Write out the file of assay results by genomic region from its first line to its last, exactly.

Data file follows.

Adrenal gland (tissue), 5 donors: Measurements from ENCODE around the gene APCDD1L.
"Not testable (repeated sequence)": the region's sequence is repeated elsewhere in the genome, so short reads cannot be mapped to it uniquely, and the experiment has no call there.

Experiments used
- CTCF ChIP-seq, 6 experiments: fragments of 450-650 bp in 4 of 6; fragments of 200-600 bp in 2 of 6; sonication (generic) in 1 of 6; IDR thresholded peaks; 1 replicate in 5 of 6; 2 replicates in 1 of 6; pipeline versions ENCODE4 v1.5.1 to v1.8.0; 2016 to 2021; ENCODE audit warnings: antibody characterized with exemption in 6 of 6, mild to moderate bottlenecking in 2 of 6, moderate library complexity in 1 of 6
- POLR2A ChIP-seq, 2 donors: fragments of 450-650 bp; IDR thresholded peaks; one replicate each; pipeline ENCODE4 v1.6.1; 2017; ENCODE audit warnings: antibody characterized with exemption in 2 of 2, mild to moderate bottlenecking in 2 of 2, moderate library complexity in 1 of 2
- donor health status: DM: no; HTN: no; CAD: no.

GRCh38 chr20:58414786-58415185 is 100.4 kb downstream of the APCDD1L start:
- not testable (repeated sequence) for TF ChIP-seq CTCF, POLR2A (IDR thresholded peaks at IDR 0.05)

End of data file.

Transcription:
Adrenal gland (tissue), 5 donors: Measurements from ENCODE around the gene APCDD1L.
"Not testable (repeated sequence)": the region's sequence is repeated elsewhere in the genome, so short reads cannot be mapped to it uniquely, and the experiment has no call there.

Experiments used
- CTCF ChIP-seq, 6 experiments: fragments of 450-650 bp in 4 of 6; fragments of 200-600 bp in 2 of 6; sonication (generic) in 1 of 6; IDR thresholded peaks; 1 replicate in 5 of 6; 2 replicates in 1 of 6; pipeline versions ENCODE4 v1.5.1 to v1.8.0; 2016 to 2021; ENCODE audit warnings: antibody characterized with exemption in 6 of 6, mild to moderate bottlenecking in 2 of 6, moderate library complexity in 1 of 6
- POLR2A ChIP-seq, 2 donors: fragments of 450-650 bp; IDR thresholded peaks; one replicate each; pipeline ENCODE4 v1.6.1; 2017; ENCODE audit warnings: antibody characterized with exemption in 2 of 2, mild to moderate bottlenecking in 2 of 2, moderate library complexity in 1 of 2
- donor health status: DM: no; HTN: no; CAD: no.

GRCh38 chr20:58414786-58415185 is 100.4 kb downstream of the APCDD1L start:
- not testable (repeated sequence) for TF ChIP-seq CTCF, POLR2A (IDR thresholded peaks at IDR 0.05)